Wednesday, May 20, 2009

Dialogue, Part Two

I'm consciously rejecting the "debate is bad, dialogue is good" idea right off the bat. Debate is a form of dialogue and arguably it's purest form. If dialogue is a search for truth by two or more parties, then debate is the potentially the best structure for that search.

But then I don't mean simply arguing to "win". Rather I mean supporting a position contrary to your interlocutor's with the conviction that it is true. And this with the fallibility principle: the recognition that no matter how convinced we are we may still turn out to be wrong. Properly understood as a search for truth in an adversarial fashion, debate in this sense aims to bring the opponents together in a better understanding of the truth.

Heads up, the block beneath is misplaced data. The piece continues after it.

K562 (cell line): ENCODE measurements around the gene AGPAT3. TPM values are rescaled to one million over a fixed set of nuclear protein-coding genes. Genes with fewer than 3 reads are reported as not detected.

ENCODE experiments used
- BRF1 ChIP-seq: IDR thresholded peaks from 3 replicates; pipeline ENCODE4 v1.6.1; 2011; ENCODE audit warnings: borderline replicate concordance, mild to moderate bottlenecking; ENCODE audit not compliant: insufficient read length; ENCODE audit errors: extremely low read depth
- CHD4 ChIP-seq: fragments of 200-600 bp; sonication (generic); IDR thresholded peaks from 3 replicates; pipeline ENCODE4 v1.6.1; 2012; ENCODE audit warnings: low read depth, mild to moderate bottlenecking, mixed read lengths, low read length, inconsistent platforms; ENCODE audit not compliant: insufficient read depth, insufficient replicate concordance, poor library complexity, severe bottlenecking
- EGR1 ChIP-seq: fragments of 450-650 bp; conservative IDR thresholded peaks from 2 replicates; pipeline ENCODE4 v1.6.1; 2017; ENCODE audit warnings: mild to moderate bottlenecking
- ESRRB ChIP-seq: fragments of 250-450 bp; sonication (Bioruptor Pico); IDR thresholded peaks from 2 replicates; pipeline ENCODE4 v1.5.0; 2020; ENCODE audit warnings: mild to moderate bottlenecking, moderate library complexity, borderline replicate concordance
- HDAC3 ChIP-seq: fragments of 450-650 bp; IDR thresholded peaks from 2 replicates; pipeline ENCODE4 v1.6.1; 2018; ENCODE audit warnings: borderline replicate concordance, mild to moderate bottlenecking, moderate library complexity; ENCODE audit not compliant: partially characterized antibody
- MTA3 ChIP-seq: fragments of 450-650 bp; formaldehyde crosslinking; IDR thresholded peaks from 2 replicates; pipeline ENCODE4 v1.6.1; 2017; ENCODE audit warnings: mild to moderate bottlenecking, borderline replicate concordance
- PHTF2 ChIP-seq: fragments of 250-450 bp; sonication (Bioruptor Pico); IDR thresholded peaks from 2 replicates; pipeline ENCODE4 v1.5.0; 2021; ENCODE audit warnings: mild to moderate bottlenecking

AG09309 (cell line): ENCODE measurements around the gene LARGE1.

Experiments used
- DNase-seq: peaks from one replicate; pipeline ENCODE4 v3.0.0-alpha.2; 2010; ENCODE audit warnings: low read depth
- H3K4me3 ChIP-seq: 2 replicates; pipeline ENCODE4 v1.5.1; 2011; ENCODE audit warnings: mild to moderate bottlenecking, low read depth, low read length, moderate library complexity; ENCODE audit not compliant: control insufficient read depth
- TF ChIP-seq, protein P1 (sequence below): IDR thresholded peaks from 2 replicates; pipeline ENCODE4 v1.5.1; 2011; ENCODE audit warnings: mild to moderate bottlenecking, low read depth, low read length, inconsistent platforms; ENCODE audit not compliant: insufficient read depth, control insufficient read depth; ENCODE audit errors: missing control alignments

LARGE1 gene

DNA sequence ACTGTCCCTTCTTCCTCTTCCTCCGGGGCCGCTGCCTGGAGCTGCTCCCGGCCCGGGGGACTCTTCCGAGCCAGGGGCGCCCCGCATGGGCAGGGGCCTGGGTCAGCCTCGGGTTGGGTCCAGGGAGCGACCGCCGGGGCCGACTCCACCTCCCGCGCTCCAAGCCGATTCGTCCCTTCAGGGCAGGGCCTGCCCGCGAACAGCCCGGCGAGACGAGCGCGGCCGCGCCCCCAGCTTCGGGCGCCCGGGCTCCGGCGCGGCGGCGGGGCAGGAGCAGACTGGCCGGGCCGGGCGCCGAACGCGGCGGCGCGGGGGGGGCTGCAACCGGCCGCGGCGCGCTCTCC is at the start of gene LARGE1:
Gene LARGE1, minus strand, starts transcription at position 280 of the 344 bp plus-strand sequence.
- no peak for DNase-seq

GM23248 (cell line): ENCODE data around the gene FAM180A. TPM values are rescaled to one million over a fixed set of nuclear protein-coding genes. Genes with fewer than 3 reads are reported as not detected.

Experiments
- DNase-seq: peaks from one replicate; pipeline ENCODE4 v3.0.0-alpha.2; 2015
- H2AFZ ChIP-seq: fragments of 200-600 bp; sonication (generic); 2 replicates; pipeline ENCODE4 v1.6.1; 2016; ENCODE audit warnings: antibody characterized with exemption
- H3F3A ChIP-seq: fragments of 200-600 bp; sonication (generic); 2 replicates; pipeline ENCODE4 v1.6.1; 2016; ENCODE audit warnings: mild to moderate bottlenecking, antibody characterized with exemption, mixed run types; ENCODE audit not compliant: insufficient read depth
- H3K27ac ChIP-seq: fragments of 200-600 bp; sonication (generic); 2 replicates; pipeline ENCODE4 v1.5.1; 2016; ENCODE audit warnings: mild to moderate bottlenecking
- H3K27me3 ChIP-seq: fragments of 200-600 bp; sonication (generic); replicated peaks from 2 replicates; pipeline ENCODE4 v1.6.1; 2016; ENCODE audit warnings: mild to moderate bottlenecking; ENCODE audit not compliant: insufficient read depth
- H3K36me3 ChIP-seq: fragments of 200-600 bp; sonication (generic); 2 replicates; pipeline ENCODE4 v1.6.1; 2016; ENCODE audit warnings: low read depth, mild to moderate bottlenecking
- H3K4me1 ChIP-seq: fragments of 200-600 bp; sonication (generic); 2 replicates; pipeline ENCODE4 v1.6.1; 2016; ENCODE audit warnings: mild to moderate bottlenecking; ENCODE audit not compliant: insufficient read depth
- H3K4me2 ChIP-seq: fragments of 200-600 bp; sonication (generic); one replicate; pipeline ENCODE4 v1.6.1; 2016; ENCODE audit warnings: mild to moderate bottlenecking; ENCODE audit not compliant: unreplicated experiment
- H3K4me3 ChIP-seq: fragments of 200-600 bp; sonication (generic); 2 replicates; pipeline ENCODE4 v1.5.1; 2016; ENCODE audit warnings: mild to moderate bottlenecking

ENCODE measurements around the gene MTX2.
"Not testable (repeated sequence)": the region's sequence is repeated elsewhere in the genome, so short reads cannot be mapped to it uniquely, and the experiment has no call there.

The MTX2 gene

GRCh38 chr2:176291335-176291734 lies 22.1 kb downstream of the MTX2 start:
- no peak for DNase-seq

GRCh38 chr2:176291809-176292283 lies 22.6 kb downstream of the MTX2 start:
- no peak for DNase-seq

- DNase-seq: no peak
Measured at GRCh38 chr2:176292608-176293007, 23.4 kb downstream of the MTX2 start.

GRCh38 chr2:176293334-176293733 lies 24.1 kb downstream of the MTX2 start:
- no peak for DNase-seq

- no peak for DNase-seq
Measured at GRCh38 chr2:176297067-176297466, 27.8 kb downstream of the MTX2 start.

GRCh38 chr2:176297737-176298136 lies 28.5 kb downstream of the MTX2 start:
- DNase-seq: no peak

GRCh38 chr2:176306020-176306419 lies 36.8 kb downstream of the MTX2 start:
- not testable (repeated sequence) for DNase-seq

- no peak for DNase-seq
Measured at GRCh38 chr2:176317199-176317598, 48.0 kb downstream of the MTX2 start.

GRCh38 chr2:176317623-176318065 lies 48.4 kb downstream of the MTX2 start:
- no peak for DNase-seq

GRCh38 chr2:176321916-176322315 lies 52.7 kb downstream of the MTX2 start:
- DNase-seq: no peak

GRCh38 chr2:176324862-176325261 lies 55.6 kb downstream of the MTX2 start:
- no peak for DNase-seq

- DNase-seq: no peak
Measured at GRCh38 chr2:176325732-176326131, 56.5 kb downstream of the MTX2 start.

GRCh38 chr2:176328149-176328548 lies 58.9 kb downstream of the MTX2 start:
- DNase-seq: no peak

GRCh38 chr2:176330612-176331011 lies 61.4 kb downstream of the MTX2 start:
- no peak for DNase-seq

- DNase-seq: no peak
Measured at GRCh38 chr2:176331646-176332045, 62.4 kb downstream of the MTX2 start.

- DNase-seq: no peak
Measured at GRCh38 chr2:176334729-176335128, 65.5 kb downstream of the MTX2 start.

I'm concerned that "dialogue" is for some a code word for talking pleasantly with no intention of pursuing the truth or even a conviction that we can know the truth. When the President announces the abortion positions are irreconcilable I'm concerned he means something like the above: "Let's talk, but don't expect me to engage what you have to say as if it really meant something to me." Or, as Foghorn Leghorn used to say, "Don't bother me with the facts, son, I've already made up my mind."

Enough already: here's another source for discussing "dialogue":

the dialogue about abortion:

Over at Via Media, Amy's started a discussion about dialogue.1) Who are the parties in the dialogue?2) Where is this dialogue situated?Should be an interesting conversation.To take things a step further, what are the necessary ingredients/principles in dialogue? What does dialogue look like in practice? I've made some efforts in the past to grapple with the concept of dialogue on my blog.I know

Read the whole thing.

(Via The Weight of Glory.)

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